Scott Morrison is speaking to hundreds of thousands of Aussies on LinkedIn. So where’s Albanese?


On day one of the campaign, Scott Morrison penned an article to mark the start of the official 2022 federal election campaign: “This election is a clear choice.”

The piece — nearly identical to prepared remarks he gave at a press conference that day — was published to the Prime Minister’s 620,000-odd followers on the professional social network LinkedIn.

When talking about social media and elections, platforms such as Facebook, Twitter, Instagram and TikTok get all the shine. LinkedIn, however, could play its part in influencing millions of Australians who use the Microsoft-owned platform — and on it, Morrison has a significant edge over Anthony Albanese.

LinkedIn is tight-lipped about the number of Australian users. In 2013 it celebrated 5 million; more recently a report from We Are Social and Hootsuite said that 26% of Australians aged 16 to 64 used the platform, just behind Twitter (29.5%) and in front of Reddit (22.6%). In short, it’s a huge platform that doesn’t get the attention others get.

And according to a University of Canberra report, a quarter of those users use it to get news.

Demographics aren’t public, but it’s believed LinkedIn’s demographics skew towards young professionals who use the platform primarily as a digital CV and networking platform.

In terms of functionality, LinkedIn is similar to Facebook. Users have an account, they can follow or connect with other users (following is a one-way relationship) and accounts. There’s a feed of updates from accounts and users you follow as well as some suggested by the algorithm.

Over his time as Prime Minister, Morrison has cultivated an enormous following on the platform, giving the Liberal Party of Australia a significant “LinkedIn advantage” as it blasts campaign messages several times a week to hundreds of thousands of voters.

His posts always have thousands of engagements, and top posts have tens of thousands of likes and comments. It’s fair to assume that each of these posts is getting tens of thousand of views as he promotes campaign stops and shares political advertisements.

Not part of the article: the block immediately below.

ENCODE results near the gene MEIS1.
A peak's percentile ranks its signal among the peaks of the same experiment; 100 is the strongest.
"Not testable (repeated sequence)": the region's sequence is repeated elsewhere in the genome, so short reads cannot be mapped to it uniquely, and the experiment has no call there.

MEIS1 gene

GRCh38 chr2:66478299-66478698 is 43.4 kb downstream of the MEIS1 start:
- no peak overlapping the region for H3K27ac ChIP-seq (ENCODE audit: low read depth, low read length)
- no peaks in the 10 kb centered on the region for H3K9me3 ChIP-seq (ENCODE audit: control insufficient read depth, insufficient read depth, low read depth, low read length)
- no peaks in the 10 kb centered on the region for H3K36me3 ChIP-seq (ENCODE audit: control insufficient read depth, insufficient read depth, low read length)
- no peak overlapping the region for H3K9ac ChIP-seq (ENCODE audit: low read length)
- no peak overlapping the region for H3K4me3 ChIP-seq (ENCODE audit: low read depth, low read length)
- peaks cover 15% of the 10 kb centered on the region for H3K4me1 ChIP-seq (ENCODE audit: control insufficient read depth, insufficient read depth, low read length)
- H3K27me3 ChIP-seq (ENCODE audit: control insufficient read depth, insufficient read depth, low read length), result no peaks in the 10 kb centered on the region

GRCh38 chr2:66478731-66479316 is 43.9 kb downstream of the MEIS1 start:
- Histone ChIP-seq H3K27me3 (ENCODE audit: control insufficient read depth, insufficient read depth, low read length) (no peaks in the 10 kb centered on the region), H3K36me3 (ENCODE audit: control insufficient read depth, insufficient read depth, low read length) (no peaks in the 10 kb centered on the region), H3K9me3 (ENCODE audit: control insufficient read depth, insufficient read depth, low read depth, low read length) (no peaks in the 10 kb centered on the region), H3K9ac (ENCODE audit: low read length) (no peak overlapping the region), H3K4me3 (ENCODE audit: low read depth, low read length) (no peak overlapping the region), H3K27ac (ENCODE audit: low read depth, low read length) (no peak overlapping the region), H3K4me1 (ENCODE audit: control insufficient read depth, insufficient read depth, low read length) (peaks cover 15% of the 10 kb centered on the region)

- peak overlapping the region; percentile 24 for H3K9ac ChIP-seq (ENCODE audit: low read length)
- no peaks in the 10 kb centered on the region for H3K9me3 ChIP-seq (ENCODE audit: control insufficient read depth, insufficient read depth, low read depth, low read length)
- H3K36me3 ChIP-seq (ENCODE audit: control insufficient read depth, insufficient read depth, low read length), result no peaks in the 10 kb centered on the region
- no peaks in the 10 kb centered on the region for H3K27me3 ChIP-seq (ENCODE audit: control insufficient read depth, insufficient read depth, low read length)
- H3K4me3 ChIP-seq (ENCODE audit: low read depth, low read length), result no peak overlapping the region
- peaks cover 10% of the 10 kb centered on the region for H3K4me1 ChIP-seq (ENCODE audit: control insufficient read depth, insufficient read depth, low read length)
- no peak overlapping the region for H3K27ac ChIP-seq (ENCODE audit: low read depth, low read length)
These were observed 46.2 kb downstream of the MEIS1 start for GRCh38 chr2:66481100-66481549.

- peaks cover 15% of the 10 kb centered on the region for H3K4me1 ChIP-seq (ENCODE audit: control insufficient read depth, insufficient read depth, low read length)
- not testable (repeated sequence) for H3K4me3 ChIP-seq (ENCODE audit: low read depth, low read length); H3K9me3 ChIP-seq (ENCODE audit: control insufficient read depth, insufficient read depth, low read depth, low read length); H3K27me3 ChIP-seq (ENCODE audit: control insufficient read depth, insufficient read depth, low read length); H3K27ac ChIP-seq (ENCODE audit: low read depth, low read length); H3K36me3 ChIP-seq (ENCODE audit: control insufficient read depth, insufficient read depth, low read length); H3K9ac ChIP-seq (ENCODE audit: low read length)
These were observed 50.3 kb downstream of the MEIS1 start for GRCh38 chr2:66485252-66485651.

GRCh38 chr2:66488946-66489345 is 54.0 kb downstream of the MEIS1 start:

Meanwhile, Albanese is nowhere to be seen. He has no LinkedIn account. The Labor Party has a page that’s only been used a few times in the past year. 

Personal profile analytics aren’t publicly available, so there’s no way to further benchmark Morrison’s account performance. But the Liberal Party is also outperforming the Australian Labor Party’s LinkedIn page — although on a smaller scale. The Liberal page has three times as many followers as its opposition — 15,560. It’s gained about three times as many during the past year (adding 994 to Labor’s 271) and posting 104 times in the year compared with just 11 from Labor.

Although the typical LinkedIn demographic — young white-collar workers — may naturally skew towards the Liberal Party, Albanese and Labor’s limited presence cedes the ground to Morrison’s team to freely post content that’s curated for a specific audience.

During an election campaign when every eyeball is hard fought (or bought, in the case of advertising), LinkedIn — where Morrison can speak directly to voters without competition — is a digital advantage for the government.

This article was first published by Crikey.


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